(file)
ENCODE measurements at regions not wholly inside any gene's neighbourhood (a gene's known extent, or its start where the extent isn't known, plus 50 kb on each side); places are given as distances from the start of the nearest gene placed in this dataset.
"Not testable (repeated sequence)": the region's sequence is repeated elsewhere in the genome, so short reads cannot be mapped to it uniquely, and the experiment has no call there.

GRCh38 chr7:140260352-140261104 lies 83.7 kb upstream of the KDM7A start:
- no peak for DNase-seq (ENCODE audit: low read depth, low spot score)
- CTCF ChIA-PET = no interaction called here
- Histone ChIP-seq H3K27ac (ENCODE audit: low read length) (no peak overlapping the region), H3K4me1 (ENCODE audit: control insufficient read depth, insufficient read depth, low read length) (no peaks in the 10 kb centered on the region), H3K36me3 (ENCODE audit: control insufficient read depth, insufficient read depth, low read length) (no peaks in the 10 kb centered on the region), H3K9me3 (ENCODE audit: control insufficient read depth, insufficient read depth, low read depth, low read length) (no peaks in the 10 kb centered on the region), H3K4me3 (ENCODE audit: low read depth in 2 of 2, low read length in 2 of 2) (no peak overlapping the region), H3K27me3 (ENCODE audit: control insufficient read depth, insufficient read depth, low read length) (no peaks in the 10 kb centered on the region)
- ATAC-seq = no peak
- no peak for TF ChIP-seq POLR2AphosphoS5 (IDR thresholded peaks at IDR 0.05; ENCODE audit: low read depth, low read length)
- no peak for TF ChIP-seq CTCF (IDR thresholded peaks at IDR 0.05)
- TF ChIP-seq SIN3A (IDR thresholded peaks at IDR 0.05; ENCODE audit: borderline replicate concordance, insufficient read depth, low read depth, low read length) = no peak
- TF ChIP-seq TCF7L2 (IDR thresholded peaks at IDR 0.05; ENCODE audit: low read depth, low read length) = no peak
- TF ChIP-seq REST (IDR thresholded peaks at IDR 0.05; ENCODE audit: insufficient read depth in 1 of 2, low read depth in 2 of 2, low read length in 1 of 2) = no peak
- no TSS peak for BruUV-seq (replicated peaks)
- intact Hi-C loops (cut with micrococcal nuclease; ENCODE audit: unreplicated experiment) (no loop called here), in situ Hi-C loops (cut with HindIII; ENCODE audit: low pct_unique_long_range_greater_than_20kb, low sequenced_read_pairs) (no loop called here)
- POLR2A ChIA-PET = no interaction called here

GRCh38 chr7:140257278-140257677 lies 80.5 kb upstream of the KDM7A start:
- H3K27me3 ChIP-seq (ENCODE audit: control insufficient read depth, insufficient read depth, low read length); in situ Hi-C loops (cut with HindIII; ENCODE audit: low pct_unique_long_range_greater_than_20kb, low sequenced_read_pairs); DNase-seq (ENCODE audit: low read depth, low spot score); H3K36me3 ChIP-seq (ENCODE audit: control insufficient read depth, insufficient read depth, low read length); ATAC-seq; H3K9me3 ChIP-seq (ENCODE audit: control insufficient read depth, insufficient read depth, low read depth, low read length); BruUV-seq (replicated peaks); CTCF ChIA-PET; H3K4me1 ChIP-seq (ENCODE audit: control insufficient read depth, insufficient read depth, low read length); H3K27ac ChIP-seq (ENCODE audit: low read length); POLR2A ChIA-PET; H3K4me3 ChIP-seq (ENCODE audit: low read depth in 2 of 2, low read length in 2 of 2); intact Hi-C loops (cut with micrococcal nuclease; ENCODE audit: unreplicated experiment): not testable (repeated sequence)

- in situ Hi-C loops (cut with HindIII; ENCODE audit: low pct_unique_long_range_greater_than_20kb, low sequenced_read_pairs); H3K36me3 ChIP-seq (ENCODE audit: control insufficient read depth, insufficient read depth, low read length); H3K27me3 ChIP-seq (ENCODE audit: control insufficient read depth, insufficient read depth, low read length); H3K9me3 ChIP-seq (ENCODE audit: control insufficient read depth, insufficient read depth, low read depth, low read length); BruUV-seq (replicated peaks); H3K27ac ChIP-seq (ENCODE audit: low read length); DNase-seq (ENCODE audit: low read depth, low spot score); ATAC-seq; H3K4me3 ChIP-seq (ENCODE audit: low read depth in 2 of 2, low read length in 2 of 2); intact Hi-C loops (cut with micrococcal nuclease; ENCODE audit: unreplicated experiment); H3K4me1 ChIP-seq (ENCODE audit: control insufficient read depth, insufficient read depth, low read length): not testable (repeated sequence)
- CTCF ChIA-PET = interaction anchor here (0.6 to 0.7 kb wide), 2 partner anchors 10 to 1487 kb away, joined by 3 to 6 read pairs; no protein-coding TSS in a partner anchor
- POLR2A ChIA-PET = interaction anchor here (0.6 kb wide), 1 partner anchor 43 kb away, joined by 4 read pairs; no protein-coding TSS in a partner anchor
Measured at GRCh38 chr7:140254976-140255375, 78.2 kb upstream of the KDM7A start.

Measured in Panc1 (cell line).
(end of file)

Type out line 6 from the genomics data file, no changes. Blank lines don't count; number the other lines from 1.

- Histone ChIP-seq H3K27ac (ENCODE audit: low read length) (no peak overlapping the region), H3K4me1 (ENCODE audit: control insufficient read depth, insufficient read depth, low read length) (no peaks in the 10 kb centered on the region), H3K36me3 (ENCODE audit: control insufficient read depth, insufficient read depth, low read length) (no peaks in the 10 kb centered on the region), H3K9me3 (ENCODE audit: control insufficient read depth, insufficient read depth, low read depth, low read length) (no peaks in the 10 kb centered on the region), H3K4me3 (ENCODE audit: low read depth in 2 of 2, low read length in 2 of 2) (no peak overlapping the region), H3K27me3 (ENCODE audit: control insufficient read depth, insufficient read depth, low read length) (no peaks in the 10 kb centered on the region)